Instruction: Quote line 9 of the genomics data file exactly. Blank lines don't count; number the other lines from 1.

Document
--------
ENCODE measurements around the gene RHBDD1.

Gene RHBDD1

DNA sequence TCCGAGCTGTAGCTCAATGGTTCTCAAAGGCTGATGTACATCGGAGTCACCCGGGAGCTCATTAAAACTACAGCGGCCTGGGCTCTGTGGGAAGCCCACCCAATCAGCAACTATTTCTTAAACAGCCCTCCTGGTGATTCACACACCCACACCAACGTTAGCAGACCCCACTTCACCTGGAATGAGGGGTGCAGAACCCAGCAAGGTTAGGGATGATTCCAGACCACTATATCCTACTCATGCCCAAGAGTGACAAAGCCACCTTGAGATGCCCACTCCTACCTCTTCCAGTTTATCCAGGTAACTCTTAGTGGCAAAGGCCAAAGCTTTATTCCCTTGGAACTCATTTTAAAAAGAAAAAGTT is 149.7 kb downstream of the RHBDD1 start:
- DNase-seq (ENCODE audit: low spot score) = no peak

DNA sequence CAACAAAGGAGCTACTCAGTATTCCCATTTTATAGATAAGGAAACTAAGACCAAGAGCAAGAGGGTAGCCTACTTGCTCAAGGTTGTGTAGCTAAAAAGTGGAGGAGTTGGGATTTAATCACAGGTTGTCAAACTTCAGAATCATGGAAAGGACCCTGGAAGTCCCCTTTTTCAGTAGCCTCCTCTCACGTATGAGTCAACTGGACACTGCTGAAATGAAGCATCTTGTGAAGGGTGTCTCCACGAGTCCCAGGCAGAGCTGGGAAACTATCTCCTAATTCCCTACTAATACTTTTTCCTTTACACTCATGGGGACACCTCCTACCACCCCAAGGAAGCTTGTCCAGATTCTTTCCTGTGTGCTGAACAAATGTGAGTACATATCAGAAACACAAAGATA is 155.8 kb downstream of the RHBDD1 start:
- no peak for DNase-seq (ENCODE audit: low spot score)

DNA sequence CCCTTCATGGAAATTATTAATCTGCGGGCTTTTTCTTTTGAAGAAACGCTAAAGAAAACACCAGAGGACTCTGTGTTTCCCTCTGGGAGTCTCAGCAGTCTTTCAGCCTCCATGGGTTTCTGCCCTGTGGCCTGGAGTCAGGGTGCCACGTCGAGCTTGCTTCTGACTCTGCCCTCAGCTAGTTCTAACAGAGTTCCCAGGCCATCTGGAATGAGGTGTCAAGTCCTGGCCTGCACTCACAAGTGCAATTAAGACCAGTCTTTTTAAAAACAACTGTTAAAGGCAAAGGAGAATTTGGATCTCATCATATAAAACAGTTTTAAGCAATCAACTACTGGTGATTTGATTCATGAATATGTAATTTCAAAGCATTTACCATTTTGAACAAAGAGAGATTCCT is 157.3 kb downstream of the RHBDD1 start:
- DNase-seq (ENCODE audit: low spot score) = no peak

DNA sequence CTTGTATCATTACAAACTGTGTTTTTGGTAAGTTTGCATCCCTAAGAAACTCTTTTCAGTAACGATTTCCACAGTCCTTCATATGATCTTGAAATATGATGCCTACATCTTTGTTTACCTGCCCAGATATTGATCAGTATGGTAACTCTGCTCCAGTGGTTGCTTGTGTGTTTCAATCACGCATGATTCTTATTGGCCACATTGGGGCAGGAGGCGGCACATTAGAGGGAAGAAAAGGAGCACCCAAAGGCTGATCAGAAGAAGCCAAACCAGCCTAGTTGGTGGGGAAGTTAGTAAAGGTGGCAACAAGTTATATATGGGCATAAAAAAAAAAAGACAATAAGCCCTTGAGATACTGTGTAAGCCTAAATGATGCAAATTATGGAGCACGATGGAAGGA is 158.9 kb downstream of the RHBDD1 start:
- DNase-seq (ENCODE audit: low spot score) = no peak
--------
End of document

DNA sequence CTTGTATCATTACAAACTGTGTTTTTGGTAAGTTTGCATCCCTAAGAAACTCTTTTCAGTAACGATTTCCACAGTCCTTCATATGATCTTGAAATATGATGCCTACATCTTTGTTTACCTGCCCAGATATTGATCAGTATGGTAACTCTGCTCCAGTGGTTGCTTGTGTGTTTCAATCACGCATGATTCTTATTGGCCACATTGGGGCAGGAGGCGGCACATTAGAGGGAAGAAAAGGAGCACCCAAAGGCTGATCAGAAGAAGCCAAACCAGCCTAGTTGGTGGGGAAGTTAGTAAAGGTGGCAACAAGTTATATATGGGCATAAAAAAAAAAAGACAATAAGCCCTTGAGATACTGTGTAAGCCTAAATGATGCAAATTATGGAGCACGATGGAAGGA is 158.9 kb downstream of the RHBDD1 start: